NUARI and Norwich Researchers Publish Paper Calling for Responsible Integration and Interpretability of AI-Generated Reports for Law Enforcement
Hot off the presses! We are happy to share an article authored by Norwich University and NUARI researchers for the Information Professionals Association.
Dr. Ali Al Bataineh, Director, Artificial Intelligence Center at Norwich University; Rachel Sickler, Senior Developer and Machine Learning Engineer, NUARI; Dr. W. Travis Morris, Director NU Peace and War Center, Director, School of Criminology and Criminal Justice and Dr. Kristen Pedersen Vice President and Chief Research Officer, NUARI, authored –
Recognizing that the advent of artificial intelligence (AI) has brought about significant changes across all sectors, including law enforcement (LE), the article advocates for responsible integration of AI in the law enforcement sector and that AI-generated reports should be included in the list of technological developments that require responsible integration and interpretability.
The authors outline the challenges of using AI-generated reports in law enforcement and the need for careful implementation and evaluation. They also discuss ethical considerations, best practices for AI implementation, and future research directions.
The full article can be found on IPA’s website and expands into greater detail on the main topic of AI-generated reports, but we’d like to highlight the following section from the article:
AI and the Future of Law Enforcement
To ensure ethical, accurate, and transparent AI implementation, these LE best practices should be followed. There are five necessary elements to successfully integrating the power of AI into LE in general and into the creation and use of AI-generated reports more specifically. We recommend the following:
Cross-Disciplinary Collaboration: Partnerships between AI developers, law enforcement professionals, policymakers, and social scientists to advance the understanding of AI opportunities and challenges, while serving the public good.
Public-Private Synergy: Building collaboratives between law enforcement agencies, community organizations, and private AI developers to develop and implement innovative AI tools tailored to LE needs and constraints. These partnerships would promote transparency, accountability, and trust in the validity and neutrality of AI-generated reports.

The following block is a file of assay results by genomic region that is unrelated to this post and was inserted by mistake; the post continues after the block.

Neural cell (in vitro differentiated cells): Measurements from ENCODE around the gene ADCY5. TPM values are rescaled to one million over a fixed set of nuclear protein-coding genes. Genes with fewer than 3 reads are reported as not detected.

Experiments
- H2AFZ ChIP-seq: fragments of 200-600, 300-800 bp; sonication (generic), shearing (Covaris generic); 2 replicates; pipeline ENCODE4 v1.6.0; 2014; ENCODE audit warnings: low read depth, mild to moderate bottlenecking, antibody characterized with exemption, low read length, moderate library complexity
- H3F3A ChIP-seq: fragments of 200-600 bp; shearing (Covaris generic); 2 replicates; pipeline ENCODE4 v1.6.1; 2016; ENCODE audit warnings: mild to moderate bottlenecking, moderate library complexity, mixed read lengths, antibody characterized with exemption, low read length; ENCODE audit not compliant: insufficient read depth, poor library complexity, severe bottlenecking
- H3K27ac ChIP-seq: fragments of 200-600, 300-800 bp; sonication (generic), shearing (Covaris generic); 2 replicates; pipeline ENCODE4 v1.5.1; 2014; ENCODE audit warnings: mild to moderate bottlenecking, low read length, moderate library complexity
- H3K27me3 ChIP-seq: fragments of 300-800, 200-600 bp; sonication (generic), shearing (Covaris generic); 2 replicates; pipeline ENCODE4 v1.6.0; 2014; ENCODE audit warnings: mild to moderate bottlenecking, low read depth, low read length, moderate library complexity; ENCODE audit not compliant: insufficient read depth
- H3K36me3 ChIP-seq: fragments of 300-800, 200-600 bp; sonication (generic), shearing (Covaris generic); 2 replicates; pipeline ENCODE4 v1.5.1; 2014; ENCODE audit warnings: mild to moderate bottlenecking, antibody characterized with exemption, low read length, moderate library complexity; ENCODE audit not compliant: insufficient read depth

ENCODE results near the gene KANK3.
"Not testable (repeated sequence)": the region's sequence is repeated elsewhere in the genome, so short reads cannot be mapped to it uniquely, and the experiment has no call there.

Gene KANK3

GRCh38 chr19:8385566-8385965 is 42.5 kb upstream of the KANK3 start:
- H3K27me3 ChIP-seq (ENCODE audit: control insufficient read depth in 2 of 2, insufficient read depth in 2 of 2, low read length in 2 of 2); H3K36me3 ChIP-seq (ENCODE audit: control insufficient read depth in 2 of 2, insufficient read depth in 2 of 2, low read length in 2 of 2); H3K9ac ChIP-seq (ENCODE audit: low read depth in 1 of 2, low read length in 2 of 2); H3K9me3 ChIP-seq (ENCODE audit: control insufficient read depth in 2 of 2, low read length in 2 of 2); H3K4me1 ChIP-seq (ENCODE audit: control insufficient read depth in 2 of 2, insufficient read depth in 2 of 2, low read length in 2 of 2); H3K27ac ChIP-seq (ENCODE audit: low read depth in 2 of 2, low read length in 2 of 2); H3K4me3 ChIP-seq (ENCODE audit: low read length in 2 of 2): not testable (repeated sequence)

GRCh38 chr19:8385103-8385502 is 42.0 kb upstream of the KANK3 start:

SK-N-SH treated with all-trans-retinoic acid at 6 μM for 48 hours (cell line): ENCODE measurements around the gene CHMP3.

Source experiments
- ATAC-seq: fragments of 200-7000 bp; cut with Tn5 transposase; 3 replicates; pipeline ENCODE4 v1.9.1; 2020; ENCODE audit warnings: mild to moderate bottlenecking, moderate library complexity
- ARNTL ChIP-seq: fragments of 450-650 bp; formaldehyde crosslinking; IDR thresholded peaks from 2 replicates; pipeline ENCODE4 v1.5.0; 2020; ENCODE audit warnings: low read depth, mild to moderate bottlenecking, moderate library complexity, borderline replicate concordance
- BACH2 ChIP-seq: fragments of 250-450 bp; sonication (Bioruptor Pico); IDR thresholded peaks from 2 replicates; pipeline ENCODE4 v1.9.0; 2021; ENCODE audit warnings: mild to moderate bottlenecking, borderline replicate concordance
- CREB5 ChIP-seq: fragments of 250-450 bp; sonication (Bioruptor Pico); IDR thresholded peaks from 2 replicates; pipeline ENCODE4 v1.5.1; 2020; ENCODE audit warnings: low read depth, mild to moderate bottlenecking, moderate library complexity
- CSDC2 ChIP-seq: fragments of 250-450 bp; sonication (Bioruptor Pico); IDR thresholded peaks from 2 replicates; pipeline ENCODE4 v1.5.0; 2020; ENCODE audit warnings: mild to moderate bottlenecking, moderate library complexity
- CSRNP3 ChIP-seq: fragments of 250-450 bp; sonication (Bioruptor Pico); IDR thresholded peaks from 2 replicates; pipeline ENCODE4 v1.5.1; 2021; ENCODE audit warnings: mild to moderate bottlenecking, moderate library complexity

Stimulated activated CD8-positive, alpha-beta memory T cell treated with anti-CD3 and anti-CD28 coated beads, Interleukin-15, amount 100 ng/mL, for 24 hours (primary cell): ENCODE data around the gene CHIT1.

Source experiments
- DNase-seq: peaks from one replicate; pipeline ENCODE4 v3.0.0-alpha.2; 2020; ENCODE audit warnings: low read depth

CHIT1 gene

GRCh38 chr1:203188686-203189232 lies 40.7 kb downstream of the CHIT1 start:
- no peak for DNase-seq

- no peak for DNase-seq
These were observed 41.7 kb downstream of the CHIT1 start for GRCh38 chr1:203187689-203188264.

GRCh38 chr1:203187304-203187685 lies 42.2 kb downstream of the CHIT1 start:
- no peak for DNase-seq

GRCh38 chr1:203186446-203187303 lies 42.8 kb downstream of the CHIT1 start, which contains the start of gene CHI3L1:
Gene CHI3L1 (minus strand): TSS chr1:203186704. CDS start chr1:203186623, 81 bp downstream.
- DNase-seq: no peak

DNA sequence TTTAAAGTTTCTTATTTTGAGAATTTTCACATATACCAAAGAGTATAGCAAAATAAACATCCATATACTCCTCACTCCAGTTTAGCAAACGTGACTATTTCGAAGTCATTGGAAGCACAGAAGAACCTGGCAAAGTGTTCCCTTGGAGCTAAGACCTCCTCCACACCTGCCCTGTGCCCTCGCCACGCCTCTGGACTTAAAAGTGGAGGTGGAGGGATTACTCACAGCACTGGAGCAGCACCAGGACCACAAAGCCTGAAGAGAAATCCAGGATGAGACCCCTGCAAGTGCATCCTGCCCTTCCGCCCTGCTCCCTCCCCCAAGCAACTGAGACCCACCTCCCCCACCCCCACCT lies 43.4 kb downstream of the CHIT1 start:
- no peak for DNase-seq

Continuous Training and Education: As AI becomes more integrated into law enforcement practices, it is essential to train law enforcement personnel to use AI-generated reports effectively and appropriately. This training should include instruction on the ethical implications, potential biases and misinformation, and limitations of AI-generated reports.
Adaptive Policymaking: Policymakers must remain vigilant and adaptive, updating AI regulations and guidelines as it evolves. This requires ongoing engagement with various stakeholders, including AI developers, law enforcement professionals, the court system, and community members, to identify emerging concerns and develop effective responses (Crawford and Calo 2016).
Public Awareness and Engagement: Public discussions are necessary for popular understanding of how LE uses AI. These discussions would ensure that the technology aligns with societal values and expectations, and that the process is explainable. LE must foster public trust and strive for transparency through awareness campaigns and other community dialogue.
The full article can be found on The Information Professional’s website.
Jakon is the Senior Marketing and Strategic Communications Specialist for Norwich University Applied Research Institutes (NUARI). He develops and executes digital and social media awareness initiatives promoting NUARI's mission of enabling a resilient society through rapid research, development, and education in cybersecurity, defense technologies, and information warfare.More posts by Jakon Hays